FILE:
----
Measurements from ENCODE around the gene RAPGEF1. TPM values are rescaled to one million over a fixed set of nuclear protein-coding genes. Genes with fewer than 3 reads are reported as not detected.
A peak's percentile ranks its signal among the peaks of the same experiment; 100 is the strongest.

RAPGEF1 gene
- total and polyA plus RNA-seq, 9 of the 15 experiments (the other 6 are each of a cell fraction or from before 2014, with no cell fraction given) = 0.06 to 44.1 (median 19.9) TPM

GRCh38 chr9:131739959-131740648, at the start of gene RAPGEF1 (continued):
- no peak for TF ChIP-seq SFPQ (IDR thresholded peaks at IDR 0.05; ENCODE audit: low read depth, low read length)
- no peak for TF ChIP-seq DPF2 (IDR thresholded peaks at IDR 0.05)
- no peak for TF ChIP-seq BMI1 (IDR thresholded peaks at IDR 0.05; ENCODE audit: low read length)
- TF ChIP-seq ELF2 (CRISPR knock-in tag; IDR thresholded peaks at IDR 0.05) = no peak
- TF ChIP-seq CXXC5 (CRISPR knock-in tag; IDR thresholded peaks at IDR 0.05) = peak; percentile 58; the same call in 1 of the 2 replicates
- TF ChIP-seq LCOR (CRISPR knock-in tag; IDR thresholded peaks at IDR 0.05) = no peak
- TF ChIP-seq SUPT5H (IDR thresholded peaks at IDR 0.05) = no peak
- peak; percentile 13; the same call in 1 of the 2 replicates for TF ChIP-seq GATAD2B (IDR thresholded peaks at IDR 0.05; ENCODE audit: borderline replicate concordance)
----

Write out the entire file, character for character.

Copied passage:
Measurements from ENCODE around the gene RAPGEF1. TPM values are rescaled to one million over a fixed set of nuclear protein-coding genes. Genes with fewer than 3 reads are reported as not detected.
A peak's percentile ranks its signal among the peaks of the same experiment; 100 is the strongest.

RAPGEF1 gene
- total and polyA plus RNA-seq, 9 of the 15 experiments (the other 6 are each of a cell fraction or from before 2014, with no cell fraction given) = 0.06 to 44.1 (median 19.9) TPM

GRCh38 chr9:131739959-131740648, at the start of gene RAPGEF1 (continued):
- no peak for TF ChIP-seq SFPQ (IDR thresholded peaks at IDR 0.05; ENCODE audit: low read depth, low read length)
- no peak for TF ChIP-seq DPF2 (IDR thresholded peaks at IDR 0.05)
- no peak for TF ChIP-seq BMI1 (IDR thresholded peaks at IDR 0.05; ENCODE audit: low read length)
- TF ChIP-seq ELF2 (CRISPR knock-in tag; IDR thresholded peaks at IDR 0.05) = no peak
- TF ChIP-seq CXXC5 (CRISPR knock-in tag; IDR thresholded peaks at IDR 0.05) = peak; percentile 58; the same call in 1 of the 2 replicates
- TF ChIP-seq LCOR (CRISPR knock-in tag; IDR thresholded peaks at IDR 0.05) = no peak
- TF ChIP-seq SUPT5H (IDR thresholded peaks at IDR 0.05) = no peak
- peak; percentile 13; the same call in 1 of the 2 replicates for TF ChIP-seq GATAD2B (IDR thresholded peaks at IDR 0.05; ENCODE audit: borderline replicate concordance)